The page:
Symon: "I was never the type of artist to follow a template"

Singer, songwriter and radio presenter Symon is already making waves in the music world, but from incorporating sign language into her videos to tackling women’s rights, her plans go a lot further

Symon’s latest single ‘Lonely Girl’ has had more than 800,000 downloads in less than a week of its release. The classically trained pop star is a mix between Ariana Grande and Lana del Rey, with a sound that combines pop, R&B, and house. If you’re ever over in the States, it won’t just be her music you hear over the airwaves, though. She’s also co-host on the number-one radio station in North America, SiriusXM, reaching 20 million listeners every single day.

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Symon began her music career as the lead singer of rock band, collaborating with industry legend David Foster, and touring as the opening act for Demi Lovato.

We caught up with her just after the release of her new single, which had already racked up 200,000 views on YouTube in its first week.

How did you first get into music?

Growing up, I quickly learned that music was my escape and that I wanted to make that escape my reality. I began to immerse myself in as much music as I possibly could – whether that was studying opera, musical theatre, popular music, jazz, classic rock, and ska.

I started a band in my garage, shot a music video for two hundred bucks, and before I knew it, I was playing on the Disney channel. After that, everything snowballed, but I knew being a solo artist was my ultimate goal.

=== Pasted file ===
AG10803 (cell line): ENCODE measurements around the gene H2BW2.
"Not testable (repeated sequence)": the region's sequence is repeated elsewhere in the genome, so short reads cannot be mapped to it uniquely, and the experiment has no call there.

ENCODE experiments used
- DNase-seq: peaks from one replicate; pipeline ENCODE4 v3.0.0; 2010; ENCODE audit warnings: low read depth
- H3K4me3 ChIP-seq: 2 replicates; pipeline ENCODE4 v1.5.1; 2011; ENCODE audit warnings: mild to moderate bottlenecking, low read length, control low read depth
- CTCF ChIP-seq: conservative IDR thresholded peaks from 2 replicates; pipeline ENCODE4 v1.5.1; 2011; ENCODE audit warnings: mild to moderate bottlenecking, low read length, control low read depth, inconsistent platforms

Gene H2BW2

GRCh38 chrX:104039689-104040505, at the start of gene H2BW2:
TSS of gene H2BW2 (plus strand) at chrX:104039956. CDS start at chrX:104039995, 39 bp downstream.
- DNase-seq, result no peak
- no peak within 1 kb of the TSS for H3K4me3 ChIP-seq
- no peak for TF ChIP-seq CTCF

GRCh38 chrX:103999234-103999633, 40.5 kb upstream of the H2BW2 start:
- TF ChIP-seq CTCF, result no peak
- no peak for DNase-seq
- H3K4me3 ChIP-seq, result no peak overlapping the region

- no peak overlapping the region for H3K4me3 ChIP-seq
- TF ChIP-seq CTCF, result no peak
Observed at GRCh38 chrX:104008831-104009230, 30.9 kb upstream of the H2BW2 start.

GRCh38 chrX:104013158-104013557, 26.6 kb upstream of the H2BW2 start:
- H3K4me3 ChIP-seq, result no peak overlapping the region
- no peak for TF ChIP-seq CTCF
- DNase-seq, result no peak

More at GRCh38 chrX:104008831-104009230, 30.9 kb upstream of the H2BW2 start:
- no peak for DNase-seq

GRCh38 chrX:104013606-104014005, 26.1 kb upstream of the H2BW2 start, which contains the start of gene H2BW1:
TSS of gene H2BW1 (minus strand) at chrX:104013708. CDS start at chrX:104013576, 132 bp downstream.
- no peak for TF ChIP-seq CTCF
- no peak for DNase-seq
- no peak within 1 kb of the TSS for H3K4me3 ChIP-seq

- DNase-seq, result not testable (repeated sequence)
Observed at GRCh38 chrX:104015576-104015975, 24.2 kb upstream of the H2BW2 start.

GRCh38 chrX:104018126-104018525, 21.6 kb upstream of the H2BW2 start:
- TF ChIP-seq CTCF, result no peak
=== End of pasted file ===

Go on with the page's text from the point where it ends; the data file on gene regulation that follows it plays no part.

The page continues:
Who were your early inspirations?

No Doubt was a huge inspiration for me. I looked up to Gwen Stefani so much and still do as she is so unique. She was never following what everyone else around her was doing. She was a risk taker and performer that no one could compete with. I related to her so much in my band being the only female – always making sure my voice was heard.

Lady Gaga is another major inspiration to me. Like Gaga, I was trained in classical music. She often recounts her teachers in school who would say “you’ll never be in classical because your voice is too pop and you’ll never be in pop because you’re voice is too classical.” I dealt with many people who told me I wouldn’t be able to do it, but deep down I knew that they were wrong and that I would prove it.

Guys, if you just want to hook up there are apps for that! Don’t take a girl out on a date and expect to bring her home afterwards. Come on!

Could you describe your sound for readers who haven’t heard you?

Being signed to Sony as a solo artist was eye opening. I quickly had to figure out who I was as a solo artist as I was used to being in a band. My first single ‘Say’ was Top 50 in US pop radio, which took me on a whirlwind. The sound was fun pop with island vibes, and I think it was a great introduction to me as an artist in the music scene.

This past year has been a case of trial and error – creating some songs that worked and some songs that didn’t. What’s interesting is that the first song I created as a solo artist is my current single ‘Lonely Girl’. It taught me that most times, first instinct is correct – and I love how full-circle everything is right now. Moving forward, I know that I will only put out music that is the truest, most authentic side of me.

What inspired you to write ‘Lonely Girl’?